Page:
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Tuberculosis Research and Treatment
Volume 2017 (2017), Article ID 8567893, 8 pages
https://doi.org/10.1155/2017/8567893
Research Article

Immigrant Arrival and Tuberculosis among Large Immigrant- and Refugee-Receiving Countries, 2005–2009

1Division of Global Migration and Quarantine, National Center for Emerging and Zoonotic Infectious Diseases, Centers for Disease Control and Prevention, Atlanta, GA, USA
2Department of Immigration and Border Protection, Sydney, NSW, Australia
3Public Health England and University College London, London, UK
4Centre for Communicable Diseases and Infection Control, Public Health Agency of Canada, Ottawa, ON, Canada
5Immigration New Zealand, Wellington, New Zealand

Correspondence should be addressed to Zachary White

Received 19 December 2016; Revised 22 February 2017; Accepted 16 March 2017; Published 23 March 2017

Academic Editor: Alexander S. Apt

Copyright © 2017 Zachary White et al. This is an open access article distributed under the Creative Commons Attribution License, which permits unrestricted use, distribution, and reproduction in any medium, provided the original work is properly cited.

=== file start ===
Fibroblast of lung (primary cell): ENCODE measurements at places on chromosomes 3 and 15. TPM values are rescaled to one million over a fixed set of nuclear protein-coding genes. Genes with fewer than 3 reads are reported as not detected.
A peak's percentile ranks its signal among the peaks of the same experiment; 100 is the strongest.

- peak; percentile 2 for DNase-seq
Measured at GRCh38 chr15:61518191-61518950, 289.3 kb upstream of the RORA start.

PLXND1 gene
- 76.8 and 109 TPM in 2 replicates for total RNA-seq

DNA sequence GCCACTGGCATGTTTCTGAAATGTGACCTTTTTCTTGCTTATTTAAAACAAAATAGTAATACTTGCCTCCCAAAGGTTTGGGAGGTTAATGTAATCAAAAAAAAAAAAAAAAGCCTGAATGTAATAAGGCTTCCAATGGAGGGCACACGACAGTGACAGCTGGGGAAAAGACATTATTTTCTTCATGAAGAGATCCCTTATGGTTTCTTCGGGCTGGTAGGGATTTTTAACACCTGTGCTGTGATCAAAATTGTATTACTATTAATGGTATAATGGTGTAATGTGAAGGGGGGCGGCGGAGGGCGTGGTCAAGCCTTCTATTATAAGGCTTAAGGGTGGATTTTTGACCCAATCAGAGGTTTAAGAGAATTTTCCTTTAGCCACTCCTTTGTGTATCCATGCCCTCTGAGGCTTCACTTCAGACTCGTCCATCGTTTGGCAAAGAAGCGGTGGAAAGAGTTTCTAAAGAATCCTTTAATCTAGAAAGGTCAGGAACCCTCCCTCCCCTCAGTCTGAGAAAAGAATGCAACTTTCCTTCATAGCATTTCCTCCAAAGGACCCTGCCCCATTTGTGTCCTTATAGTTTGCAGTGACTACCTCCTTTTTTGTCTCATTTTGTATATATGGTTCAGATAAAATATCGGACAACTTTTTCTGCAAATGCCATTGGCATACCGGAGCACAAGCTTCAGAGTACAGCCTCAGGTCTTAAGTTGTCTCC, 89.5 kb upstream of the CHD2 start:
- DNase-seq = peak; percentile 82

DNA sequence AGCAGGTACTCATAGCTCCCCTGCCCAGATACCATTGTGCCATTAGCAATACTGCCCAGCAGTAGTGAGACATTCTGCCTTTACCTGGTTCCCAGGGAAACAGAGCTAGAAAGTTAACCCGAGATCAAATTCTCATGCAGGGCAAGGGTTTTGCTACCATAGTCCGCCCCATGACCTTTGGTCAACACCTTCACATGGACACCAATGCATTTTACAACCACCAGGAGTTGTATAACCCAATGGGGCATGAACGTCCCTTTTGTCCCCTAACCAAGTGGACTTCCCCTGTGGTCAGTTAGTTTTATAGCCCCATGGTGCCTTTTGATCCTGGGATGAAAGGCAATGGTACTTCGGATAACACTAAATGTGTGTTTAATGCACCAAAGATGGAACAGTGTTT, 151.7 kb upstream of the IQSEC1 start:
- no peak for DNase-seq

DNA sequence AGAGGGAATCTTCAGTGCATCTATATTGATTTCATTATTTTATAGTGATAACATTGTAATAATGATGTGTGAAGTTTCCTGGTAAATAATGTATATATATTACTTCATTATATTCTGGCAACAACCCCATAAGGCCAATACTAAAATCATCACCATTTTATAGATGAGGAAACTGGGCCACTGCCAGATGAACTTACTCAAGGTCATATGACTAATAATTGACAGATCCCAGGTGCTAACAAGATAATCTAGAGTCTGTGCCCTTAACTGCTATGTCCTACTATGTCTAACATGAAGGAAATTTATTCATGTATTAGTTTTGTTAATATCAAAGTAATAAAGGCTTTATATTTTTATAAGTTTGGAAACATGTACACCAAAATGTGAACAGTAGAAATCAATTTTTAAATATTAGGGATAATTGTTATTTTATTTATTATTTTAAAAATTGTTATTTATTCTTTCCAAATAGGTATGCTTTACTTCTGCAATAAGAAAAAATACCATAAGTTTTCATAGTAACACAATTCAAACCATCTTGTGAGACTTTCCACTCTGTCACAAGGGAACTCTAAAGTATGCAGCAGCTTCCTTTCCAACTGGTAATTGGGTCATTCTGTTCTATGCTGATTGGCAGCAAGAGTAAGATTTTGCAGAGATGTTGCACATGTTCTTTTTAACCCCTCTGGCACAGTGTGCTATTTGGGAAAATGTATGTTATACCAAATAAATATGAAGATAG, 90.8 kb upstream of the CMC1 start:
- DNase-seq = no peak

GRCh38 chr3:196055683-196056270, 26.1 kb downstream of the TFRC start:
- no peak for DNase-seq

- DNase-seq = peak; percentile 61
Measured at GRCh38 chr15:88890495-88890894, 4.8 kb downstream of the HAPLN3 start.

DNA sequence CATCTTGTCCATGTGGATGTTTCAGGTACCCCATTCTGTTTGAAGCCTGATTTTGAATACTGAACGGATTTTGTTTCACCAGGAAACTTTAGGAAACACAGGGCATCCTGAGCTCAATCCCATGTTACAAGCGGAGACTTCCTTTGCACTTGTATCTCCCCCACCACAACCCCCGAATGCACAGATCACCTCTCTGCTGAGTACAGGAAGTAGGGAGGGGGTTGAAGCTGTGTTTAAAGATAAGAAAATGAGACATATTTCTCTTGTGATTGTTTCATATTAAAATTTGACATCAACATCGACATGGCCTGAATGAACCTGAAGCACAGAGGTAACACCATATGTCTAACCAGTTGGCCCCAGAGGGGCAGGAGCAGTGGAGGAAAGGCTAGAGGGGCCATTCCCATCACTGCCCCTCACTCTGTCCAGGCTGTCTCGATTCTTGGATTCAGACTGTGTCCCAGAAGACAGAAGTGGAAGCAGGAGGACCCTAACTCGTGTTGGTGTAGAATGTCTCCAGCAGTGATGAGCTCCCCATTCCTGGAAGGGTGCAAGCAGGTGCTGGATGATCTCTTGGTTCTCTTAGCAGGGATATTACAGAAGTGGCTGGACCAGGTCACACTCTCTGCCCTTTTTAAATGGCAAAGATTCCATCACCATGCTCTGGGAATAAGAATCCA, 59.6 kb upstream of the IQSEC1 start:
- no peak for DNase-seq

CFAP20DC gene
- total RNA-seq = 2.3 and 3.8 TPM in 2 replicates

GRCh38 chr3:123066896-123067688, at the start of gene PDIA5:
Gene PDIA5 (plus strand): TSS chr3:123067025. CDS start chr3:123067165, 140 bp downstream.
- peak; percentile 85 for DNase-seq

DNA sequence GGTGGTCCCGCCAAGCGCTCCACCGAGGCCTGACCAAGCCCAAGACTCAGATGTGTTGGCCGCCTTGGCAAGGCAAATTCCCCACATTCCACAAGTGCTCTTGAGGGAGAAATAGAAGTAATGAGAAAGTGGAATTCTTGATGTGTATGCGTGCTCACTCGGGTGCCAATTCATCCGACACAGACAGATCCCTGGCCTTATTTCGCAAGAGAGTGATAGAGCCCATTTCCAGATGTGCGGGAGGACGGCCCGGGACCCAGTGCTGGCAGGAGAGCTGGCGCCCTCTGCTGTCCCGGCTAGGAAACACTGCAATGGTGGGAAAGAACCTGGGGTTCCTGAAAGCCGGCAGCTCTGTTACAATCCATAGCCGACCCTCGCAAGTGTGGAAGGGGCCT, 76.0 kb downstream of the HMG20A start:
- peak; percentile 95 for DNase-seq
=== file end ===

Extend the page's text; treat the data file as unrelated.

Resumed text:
Abstract

Objective. Tuberculosis control in foreign-born populations is a major public health concern for Australia, Canada, New Zealand, United Kingdom, and the United States, large immigrant- and refugee-receiving countries that comprise the Immigration and Refugee Health Working Group (IRHWG). Identifying and comparing immigration and distribution of foreign-born tuberculosis cases are important for developing targeted and collaborative interventions. Methods. Data stratified by year and country of birth from 2005 to 2009 were received from these five countries. Immigration totals, tuberculosis case totals, and multidrug-resistant tuberculosis (MDR TB) case totals from source countries were analyzed and compared to reveal similarities and differences for each member of the group. Results. Between 2005 and 2009, there were a combined 31,785,002 arrivals, 77,905 tuberculosis cases, and 888 MDR TB cases notified at the federal level in the IRHWG countries. India, China, Vietnam, and the Philippines accounted for 41.4% of the total foreign-born tuberculosis cases and 42.7% of the foreign-born MDR tuberculosis cases to IRHWG. Interpretation. Collaborative efforts across a small number of countries have the potential to yield sizeable gains in tuberculosis control for these large immigrant- and refugee-receiving countries.